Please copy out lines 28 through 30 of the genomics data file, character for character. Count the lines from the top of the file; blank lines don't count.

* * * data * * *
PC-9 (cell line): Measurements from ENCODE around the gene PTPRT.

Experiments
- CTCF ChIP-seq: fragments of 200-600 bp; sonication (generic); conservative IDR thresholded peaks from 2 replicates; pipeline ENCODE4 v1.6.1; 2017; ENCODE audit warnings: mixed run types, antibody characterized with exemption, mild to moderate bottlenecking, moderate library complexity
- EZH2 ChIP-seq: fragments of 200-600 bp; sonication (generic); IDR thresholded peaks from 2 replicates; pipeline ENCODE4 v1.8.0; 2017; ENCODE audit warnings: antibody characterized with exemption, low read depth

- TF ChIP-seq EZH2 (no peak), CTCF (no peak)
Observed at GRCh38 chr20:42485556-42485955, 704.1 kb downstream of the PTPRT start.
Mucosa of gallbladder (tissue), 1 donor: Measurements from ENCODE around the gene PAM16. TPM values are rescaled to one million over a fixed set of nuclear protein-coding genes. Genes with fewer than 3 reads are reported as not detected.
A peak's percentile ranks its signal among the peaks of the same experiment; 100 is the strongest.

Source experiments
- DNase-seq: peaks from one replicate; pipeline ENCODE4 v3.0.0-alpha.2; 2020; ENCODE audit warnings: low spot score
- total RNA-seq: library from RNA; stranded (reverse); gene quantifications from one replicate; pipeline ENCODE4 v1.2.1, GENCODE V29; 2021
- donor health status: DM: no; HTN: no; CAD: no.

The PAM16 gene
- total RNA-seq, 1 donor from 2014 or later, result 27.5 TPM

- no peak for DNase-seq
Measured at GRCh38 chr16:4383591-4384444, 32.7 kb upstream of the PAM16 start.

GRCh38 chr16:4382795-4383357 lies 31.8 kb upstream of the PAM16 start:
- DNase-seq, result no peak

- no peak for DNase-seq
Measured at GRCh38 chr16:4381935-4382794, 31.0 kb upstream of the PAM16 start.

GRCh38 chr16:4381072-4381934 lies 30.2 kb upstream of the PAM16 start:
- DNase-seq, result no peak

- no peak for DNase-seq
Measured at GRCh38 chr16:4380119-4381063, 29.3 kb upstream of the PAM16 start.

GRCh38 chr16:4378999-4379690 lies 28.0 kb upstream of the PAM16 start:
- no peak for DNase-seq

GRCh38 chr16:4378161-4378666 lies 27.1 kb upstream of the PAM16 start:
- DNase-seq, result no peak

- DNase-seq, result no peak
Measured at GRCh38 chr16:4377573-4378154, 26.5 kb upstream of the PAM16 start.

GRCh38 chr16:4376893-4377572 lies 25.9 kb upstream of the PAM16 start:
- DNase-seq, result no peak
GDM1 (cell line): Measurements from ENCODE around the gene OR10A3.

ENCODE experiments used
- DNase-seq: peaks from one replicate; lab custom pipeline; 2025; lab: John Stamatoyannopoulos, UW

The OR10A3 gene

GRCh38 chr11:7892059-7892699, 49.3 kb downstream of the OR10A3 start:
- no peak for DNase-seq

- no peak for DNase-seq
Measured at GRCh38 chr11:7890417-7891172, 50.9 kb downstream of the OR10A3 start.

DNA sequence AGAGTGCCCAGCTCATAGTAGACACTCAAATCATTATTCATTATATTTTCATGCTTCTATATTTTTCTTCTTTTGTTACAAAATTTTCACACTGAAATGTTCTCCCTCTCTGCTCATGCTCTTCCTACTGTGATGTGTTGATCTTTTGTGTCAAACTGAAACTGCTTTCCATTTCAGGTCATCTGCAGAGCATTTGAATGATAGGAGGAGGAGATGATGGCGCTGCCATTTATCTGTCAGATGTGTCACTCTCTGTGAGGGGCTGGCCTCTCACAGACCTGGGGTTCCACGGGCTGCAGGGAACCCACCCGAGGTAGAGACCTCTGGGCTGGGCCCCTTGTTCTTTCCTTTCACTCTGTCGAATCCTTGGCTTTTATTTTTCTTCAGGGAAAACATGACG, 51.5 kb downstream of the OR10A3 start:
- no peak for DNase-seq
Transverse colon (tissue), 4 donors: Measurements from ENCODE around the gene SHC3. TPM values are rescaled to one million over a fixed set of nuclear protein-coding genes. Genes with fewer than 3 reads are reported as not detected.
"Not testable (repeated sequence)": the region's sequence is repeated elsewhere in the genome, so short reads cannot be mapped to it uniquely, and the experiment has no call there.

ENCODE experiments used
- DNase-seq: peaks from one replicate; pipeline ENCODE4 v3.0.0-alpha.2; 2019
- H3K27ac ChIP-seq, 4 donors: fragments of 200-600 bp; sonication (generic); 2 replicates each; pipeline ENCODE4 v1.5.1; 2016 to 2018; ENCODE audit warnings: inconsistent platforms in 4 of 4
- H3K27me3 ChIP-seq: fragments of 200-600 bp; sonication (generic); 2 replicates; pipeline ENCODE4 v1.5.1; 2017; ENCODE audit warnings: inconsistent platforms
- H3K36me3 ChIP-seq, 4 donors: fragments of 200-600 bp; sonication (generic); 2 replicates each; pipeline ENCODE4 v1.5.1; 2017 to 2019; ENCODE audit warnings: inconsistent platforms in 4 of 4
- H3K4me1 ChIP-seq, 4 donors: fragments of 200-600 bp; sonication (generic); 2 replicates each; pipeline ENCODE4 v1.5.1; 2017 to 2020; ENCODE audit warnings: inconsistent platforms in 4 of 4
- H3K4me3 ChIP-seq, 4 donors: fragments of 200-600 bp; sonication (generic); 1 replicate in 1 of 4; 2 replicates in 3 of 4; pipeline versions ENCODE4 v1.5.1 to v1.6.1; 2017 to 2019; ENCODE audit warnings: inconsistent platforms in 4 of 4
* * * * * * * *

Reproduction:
- DNase-seq, result no peak

- DNase-seq, result no peak
Measured at GRCh38 chr16:4377573-4378154, 26.5 kb upstream of the PAM16 start.